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NAIDOC Week celebrates the history, culture and achievements of the Aboriginal and Torres Strait Islander Peoples. This year, NAIDOC Week will run from 7th – 14th July. Every year it rolls around, but how much do you really know about NAIDOC Week?

What is NAIDOC Week?

Simply put, NAIDOC (National Aborigines and Islanders Day Observance Committee) Week marks an occasion for Australians from all walks of life to come together. It celebrates the achievement of the oldest continuing culture on the planet, the Aboriginal and Torres Strait Islander peoples.

Each year, the week has a different focus, with 2019’s being “Voice. Treaty. Truth. Let’s work together for a shared future.” Aboriginal and Torres Strait Islander peoples have always wanted an enhanced role in decision-making within Australia’s democracy. This is reflected in this year’s celebrations.

Voice, treaty and truth were three important elements to the reforms set out in the Uluru Statement from the Heart, representing the unified position of First Nations Australians.

Indigenous Culture and History in Australia

Having lived here for over 40,000 years, Indigenous Australians are the first known human inhabitants of the Australian continent. It’s estimated that there were around 250 different languages spoken, and while some have survived, many are in danger of disappearing.

Values which were taught in a traditional society included sharing, respecting the wisdom of age and looking out for the young. Gentle treatment, fulfilment of kinship obligations and close observation of plants and animals were also included.

There are still various places around Australia where you can get in touch with Indigenous culture. These include Uluru, the ancient rock paintings at Flinders Range in South Australia and the Ku-ring-gai Chase National Park in New South Wales.

Today, many public meetings begin with an “Acknowledgement of Country,” where those attending the meeting acknowledge the Traditional Owners of the land they stand on.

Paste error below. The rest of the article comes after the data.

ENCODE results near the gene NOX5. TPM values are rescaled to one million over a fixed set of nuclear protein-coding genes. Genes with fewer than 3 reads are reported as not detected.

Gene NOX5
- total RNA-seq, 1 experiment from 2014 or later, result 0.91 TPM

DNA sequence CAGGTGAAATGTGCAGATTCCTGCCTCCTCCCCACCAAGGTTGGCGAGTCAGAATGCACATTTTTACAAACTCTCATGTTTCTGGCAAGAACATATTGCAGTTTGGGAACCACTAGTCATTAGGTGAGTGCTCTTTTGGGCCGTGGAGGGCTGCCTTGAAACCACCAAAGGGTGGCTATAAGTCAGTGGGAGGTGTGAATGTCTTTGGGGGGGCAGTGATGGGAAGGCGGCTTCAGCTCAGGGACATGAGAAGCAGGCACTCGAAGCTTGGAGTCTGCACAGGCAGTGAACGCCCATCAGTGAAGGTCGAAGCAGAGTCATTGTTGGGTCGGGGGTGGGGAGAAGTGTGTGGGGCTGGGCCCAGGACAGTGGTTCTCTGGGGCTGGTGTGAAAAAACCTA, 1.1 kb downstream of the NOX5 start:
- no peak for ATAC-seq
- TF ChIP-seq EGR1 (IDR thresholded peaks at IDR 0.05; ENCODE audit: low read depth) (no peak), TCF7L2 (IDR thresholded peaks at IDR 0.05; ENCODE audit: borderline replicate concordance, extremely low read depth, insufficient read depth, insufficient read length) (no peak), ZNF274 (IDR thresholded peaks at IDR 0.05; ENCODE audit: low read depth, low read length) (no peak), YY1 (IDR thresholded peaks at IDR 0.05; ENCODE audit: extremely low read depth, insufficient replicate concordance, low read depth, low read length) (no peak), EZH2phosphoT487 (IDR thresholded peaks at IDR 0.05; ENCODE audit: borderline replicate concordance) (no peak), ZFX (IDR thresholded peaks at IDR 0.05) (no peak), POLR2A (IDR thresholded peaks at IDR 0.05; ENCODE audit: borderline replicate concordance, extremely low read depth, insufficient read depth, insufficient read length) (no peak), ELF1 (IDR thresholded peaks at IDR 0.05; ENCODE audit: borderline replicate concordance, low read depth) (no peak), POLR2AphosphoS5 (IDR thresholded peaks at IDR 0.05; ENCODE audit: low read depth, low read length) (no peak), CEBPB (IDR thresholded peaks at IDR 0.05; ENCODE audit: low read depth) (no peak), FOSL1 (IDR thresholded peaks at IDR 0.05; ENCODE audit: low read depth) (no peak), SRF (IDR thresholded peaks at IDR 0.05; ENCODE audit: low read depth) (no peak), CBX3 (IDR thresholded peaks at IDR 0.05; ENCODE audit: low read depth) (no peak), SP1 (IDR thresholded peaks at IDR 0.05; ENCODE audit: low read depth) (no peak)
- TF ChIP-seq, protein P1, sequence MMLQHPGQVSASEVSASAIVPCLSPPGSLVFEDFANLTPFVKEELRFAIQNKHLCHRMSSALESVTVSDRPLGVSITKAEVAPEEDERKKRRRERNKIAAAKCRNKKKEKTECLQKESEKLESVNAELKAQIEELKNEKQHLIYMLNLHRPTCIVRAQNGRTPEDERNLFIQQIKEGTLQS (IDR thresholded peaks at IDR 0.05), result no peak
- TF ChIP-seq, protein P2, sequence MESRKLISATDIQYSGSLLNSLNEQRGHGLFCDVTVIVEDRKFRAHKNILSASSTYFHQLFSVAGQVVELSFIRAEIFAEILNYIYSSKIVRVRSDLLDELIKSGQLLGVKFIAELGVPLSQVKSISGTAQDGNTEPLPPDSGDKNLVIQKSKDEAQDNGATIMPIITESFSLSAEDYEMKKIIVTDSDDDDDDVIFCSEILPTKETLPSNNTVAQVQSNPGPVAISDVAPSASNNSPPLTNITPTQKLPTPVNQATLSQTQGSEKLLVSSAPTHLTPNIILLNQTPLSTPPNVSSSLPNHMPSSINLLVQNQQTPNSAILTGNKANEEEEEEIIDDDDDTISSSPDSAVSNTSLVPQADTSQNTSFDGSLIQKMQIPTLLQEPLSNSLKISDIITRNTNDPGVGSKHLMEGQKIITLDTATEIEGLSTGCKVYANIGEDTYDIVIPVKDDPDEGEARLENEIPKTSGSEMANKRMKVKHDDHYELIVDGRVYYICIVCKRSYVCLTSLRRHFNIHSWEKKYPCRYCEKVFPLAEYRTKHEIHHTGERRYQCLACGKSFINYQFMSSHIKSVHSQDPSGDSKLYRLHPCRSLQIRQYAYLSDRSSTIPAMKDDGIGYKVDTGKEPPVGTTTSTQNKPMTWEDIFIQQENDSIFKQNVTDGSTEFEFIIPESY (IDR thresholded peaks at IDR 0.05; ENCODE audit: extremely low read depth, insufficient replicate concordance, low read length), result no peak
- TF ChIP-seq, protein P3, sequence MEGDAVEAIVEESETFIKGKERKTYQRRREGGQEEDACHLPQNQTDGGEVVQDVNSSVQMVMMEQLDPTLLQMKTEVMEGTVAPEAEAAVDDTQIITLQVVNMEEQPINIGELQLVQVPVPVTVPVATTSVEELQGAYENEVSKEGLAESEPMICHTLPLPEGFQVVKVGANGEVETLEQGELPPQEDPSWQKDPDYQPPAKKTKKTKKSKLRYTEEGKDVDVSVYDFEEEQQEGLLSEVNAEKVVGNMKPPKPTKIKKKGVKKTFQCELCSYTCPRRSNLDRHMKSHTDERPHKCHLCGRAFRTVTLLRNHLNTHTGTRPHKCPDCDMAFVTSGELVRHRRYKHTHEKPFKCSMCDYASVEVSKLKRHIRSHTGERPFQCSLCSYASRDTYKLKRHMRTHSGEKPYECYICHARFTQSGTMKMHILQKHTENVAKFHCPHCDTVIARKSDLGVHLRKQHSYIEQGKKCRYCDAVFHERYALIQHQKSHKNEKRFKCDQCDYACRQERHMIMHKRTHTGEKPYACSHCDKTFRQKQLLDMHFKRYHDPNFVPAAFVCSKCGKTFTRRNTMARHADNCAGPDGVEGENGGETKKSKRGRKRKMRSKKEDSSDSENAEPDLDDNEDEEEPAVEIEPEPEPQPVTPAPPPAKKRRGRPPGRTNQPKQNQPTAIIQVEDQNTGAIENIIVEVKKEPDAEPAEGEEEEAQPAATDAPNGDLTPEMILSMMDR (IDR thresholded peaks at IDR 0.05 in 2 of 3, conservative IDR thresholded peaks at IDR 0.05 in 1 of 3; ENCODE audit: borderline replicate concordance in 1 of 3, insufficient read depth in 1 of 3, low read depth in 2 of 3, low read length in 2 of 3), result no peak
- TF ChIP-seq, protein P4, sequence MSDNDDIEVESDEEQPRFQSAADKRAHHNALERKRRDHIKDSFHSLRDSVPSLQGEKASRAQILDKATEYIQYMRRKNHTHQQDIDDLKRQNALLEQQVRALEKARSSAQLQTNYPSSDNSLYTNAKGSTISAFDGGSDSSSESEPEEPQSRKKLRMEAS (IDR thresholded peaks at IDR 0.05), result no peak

The Dreamtime is the Aboriginal understanding of the world and its creation. Dreaming stories tell of ancestor spirits who created the land and everything on it, from the mountains we see around us to the bright colours of our native birds.

The Rainbow Serpent

At the beginning of the Dreamtime, the earth was flat and dry and empty. The Rainbow Serpent woke from his sleep and crossed Australia from East to West and North to South. He created mountains, rivers, and woke animals along the way, turning the land into the beautiful scenery we know today.

How the Water got to the Plains

Way back in time, two greedy men stole the last supply of water from their own community. The warriors followed their tracks, leading them down into the big plains where they could see the men in the distance. Spearmen threw all the spears they had, one hitting the water carrier (eel-a-mun) leaking out almost all of the water.

Using very strong magic, the two men were punished by being turned in to the very first emu and blue-tongued lizard. Wherever the water had leaked onto the plains, there were now beautiful billabongs, grass and flowers, meaning there was now enough water for all.

The Boulders Legend

A long time ago, Wanyurr Majay lived and camped along the valley below Choorechillum (Bartle Frere). Waranoo, an elder of the tribe, was married to a young maiden named Oolana. One day, a wandering tribe entered the valley. Oolana fell in love with a handsome man called Dyga and he fell in love with her too.

Eventually, Dyga and Oolana decided to run away upstream. The two tribes began searching for them after some time and found them camping by the stream. The wandering tribe took Dyga away, and Oolana threw herself into the water. Suddenly, the water erupted into a swirling torrent and the ground burst open. Boulders were thrown into the air, marking the place of her drowning. Today, Oolana’s spirit remains at Babinda Boulders, so young men are told to beware as she may call you to the depths.